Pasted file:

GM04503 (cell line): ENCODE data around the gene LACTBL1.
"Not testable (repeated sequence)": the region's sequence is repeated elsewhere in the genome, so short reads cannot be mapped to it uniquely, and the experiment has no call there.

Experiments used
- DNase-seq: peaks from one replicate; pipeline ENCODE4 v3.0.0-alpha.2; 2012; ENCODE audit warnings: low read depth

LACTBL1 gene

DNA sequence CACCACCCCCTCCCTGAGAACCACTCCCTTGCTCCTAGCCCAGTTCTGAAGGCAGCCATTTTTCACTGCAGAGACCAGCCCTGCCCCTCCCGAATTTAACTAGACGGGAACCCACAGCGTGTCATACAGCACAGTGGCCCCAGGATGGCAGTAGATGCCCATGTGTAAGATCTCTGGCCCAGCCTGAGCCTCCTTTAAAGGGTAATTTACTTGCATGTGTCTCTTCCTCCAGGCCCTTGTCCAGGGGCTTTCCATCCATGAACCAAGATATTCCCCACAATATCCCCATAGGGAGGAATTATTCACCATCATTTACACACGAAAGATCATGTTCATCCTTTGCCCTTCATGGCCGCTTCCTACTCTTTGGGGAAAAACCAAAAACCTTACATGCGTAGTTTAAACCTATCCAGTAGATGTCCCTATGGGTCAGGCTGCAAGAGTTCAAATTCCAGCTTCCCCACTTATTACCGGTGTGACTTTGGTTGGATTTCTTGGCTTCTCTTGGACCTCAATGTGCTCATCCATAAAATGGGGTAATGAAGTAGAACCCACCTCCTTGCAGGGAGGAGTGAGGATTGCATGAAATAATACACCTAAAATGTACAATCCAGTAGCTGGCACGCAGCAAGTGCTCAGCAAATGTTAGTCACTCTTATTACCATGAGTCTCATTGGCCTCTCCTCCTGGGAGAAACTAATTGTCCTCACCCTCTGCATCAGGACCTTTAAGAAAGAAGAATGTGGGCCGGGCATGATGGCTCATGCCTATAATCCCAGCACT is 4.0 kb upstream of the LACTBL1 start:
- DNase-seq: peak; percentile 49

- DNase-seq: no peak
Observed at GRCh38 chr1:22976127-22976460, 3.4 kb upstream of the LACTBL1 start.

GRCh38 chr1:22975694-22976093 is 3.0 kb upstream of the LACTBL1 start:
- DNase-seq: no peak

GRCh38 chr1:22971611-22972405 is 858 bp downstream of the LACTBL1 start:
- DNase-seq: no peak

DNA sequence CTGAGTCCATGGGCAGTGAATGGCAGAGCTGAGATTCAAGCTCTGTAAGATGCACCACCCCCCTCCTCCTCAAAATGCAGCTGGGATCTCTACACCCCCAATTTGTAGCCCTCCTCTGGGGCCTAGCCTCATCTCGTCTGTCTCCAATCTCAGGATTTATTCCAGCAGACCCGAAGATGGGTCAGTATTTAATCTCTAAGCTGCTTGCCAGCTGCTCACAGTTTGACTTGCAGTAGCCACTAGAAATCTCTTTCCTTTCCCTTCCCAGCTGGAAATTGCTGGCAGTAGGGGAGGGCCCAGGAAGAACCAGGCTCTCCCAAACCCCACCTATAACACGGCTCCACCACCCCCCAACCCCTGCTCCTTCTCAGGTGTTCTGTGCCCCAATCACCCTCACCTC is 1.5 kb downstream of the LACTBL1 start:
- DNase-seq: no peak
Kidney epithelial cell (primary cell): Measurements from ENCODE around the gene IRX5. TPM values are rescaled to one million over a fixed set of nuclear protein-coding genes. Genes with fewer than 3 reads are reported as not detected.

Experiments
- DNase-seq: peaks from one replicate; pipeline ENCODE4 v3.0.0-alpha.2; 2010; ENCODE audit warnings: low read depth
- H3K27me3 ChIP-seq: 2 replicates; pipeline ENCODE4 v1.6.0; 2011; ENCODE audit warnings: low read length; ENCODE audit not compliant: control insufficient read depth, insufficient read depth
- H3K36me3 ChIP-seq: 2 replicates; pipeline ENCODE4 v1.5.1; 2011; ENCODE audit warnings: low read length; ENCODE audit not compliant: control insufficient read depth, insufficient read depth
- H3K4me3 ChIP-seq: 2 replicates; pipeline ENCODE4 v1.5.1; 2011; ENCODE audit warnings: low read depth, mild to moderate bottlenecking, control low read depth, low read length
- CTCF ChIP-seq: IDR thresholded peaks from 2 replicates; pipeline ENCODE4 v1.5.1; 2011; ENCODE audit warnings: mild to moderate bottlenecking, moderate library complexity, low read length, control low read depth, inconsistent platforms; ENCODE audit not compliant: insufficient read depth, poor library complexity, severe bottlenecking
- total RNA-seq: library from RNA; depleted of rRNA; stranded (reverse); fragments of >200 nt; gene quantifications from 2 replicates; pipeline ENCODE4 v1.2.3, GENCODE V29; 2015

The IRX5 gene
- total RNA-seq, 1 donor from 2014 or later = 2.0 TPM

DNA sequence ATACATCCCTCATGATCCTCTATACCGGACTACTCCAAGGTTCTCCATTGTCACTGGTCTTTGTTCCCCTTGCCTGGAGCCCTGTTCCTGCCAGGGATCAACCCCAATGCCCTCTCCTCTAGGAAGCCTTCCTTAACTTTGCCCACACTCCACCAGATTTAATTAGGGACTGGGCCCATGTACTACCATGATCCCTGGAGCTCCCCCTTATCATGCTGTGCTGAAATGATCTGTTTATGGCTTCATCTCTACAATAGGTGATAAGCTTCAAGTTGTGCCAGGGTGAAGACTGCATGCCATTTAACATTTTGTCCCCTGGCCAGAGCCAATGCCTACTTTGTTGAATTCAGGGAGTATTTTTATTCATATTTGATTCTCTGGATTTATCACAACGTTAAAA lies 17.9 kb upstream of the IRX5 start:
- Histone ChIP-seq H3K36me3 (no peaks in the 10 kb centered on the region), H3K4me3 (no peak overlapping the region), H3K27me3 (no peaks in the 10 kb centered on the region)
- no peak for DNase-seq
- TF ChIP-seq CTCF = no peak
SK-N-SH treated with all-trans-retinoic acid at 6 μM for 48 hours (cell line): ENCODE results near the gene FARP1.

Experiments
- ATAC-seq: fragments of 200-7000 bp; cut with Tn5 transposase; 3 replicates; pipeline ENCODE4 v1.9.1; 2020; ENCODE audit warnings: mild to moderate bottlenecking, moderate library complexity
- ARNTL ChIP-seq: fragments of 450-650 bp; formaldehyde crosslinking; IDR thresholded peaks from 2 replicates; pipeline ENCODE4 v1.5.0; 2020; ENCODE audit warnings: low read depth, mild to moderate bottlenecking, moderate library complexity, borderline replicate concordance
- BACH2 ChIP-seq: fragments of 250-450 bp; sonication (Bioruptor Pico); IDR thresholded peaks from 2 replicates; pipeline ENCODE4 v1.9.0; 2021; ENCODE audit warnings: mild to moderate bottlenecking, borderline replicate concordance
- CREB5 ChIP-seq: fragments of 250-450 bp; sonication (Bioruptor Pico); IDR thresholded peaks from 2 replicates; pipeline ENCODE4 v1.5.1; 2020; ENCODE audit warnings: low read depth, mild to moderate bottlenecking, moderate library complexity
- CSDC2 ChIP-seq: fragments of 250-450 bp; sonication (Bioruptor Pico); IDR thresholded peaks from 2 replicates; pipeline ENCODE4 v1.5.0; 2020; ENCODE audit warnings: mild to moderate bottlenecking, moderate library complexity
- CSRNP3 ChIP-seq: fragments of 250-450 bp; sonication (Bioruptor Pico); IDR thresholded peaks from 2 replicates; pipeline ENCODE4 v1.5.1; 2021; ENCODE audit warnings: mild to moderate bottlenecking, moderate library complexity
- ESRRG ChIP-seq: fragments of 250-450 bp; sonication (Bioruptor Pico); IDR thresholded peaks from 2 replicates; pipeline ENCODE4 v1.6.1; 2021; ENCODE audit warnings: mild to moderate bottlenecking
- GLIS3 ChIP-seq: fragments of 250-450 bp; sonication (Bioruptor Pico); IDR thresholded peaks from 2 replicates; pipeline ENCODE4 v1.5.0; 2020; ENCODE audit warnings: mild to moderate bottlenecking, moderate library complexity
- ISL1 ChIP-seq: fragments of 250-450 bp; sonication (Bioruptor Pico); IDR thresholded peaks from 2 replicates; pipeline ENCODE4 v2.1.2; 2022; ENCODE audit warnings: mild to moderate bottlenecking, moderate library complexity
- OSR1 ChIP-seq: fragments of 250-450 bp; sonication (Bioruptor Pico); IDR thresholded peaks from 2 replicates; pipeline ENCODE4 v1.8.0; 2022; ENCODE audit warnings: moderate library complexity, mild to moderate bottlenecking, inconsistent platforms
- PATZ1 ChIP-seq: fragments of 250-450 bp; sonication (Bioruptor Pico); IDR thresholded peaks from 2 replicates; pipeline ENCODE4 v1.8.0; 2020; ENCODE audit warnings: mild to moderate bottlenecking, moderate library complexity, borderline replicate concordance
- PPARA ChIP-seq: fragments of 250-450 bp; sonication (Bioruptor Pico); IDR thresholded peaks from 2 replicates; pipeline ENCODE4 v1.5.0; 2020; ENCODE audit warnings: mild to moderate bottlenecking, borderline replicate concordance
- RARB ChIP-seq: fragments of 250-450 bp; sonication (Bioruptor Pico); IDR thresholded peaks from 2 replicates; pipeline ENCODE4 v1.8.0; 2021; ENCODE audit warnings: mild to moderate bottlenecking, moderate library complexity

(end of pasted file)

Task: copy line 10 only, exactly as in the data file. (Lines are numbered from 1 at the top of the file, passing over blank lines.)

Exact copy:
GRCh38 chr1:22975694-22976093 is 3.0 kb upstream of the LACTBL1 start: